The United Nations cultural agency (UNESCO) has issued certificates for the recently inscribed world heritage sites in Angola, Eritrea and South Africa.
The historic sites of Mbanza Kongo in Angola, Eritrea’s capital Asmara and South Africa’s ǂKhomani Cultural Landscape were added to the UNESCO’s World Heritage List in July.
These are the first world heritage sites in Angola and Eritrea, but the ninth for South Africa which boasts of eight other sites.
The eight include the Fossil Hominid, Maloti-Drakensberg Park, Mapungubwe Cultural Landscape, Vredefort Dome, Richtersveld Cultural and Botanical Landscape, Robben Island Museum, iSimangaliso Wetland Park and the Cape Floral Region Protected Areas.
Angola’s culture minister Carolina Cerqueira received the certificate for Mbanza Kongo this week at the UNESCO headquarters in Paris, France where she acknowledged the support they received from partners in getting the cultural site listed.
It was founded before the arrival of the Portuguese in the 15th century and was the capital of the Kilukeni dynasty that ruled at the time.
It was also the home of the ruler of the Kingdom of Kongo.
When the Portuguese arrived in Kongo, Mbanza Kongo – which they called Sao Salvador – was already a large town and they added stone buildings, a palace and several churches during the reign of Afonso I.
There are important religious and cultural sites in Mbanza Kongo including the ruins of its 16th century cathedral (built in 1549), the memorial to King Afonso I’s mother near the airport, the Manikongo’s judgement tree, a rectangular ground level structure where local tradition says the king’s body was washed before burial, a royal museum among others.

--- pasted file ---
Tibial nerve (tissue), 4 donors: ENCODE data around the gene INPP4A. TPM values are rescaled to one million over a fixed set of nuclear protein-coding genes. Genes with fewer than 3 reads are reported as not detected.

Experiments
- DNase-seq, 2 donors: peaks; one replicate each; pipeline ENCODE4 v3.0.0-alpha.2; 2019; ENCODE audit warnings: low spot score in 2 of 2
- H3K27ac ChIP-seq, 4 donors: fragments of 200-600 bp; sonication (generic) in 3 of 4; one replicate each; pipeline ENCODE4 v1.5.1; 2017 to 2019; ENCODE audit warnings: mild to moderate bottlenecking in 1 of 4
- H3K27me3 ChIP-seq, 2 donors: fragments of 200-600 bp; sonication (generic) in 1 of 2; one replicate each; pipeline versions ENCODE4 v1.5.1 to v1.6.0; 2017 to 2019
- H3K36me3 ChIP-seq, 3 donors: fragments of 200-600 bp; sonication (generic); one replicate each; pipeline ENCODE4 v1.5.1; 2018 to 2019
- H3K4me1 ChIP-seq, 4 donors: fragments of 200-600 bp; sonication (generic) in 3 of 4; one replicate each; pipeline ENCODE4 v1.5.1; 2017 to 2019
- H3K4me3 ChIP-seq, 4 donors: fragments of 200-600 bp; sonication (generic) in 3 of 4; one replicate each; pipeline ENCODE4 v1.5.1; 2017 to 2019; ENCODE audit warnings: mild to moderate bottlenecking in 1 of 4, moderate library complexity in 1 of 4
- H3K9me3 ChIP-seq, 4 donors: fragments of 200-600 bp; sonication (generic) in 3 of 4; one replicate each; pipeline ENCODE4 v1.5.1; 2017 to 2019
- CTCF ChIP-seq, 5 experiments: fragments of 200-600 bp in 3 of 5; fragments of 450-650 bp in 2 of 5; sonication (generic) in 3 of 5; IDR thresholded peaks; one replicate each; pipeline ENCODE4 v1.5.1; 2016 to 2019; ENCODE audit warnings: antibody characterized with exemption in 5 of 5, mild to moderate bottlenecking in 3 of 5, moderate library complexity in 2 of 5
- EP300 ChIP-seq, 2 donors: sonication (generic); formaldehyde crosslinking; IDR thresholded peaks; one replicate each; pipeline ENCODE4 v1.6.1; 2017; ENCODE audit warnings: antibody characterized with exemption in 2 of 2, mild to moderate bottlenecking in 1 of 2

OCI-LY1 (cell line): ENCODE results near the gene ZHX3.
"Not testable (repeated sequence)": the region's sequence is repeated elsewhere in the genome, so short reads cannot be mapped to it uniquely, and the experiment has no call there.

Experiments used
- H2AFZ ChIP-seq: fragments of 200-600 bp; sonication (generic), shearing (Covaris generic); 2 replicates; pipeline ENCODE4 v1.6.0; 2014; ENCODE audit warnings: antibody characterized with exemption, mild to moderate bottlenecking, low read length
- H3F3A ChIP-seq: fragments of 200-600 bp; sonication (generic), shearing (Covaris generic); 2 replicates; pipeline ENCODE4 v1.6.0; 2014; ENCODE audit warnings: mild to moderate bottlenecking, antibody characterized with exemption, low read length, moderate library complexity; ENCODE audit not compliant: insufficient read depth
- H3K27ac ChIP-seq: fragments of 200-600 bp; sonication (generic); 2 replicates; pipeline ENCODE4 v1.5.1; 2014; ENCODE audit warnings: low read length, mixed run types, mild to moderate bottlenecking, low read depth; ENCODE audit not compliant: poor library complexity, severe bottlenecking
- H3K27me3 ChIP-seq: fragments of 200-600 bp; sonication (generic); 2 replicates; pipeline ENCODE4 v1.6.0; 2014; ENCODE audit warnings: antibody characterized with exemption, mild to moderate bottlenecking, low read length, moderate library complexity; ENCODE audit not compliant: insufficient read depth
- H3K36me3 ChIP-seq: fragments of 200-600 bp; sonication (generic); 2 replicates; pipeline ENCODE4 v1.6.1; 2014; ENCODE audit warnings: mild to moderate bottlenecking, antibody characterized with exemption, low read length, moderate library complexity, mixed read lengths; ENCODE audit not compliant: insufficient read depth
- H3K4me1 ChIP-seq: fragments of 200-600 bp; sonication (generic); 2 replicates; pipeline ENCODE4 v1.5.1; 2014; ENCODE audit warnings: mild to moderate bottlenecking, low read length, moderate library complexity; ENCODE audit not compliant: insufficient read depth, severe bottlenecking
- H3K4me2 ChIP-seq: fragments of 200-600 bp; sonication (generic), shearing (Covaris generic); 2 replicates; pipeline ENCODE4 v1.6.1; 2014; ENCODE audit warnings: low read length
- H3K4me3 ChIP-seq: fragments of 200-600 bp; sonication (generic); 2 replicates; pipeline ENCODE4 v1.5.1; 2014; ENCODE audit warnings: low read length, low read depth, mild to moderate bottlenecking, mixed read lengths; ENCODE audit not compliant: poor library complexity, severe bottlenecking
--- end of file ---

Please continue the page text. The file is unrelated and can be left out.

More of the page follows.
UNESCO says Mbanza Kongo illustrates, more than anywhere in sub-Saharan Africa, the profound changes caused by the introduction of Christianity and the arrival of the Portuguese into Central Africa.
Asmara is the capital city of Eritrea and located at over 2000 metres above sea level. It has over 800,000 inhabitants and was developed after Italian occupation in 1889.
It was a military outpost for the Italian colonial power and acquired an Italian architectural look which earned it the name Piccola Roma (Little Rome) in the 1930s.
It has important sites including 20th-century buildings like the Art Deco Cinema Impero (opened in 1937), Cubist Africa Pension, eclectic Orthodox Cathedral and former Opera House, the futurist Fiat Tagliero Building, the neo-Romanesque Church of Our Lady of the Rosary, Asmara, the neoclassical Governor’s Palace and the Eritrean National Museum.
UNESCO describes Asmara as an exceptional example of early modernist urbanism at the beginning of the 20thcentury and its application in an African context.
ǂKhomani Cultural Landscape
The ǂKhomani Cultural Landscape covers the entire Kalahari Gemsbok National Park and is part of the Kgalagadi Transfrontier Park bordering Botswana and Namibia.
It is located in the Northern Cape Province of South Africa and is believed to be the home of the first human settlers related to the formally nomade ǂKhomani San people.
The site is associated with a unique culture which goes back to the Stone Age and the San people developed a specific ethnobotanical knowledge, cultural practices and a worldview related to the geographical features of their environment.
The landscape has remained relatively unchanged and is managed by the South African National Parks.
UNESCO says the landscape bears testimony to the way of life that prevailed in the region and shaped the site over thousands of years.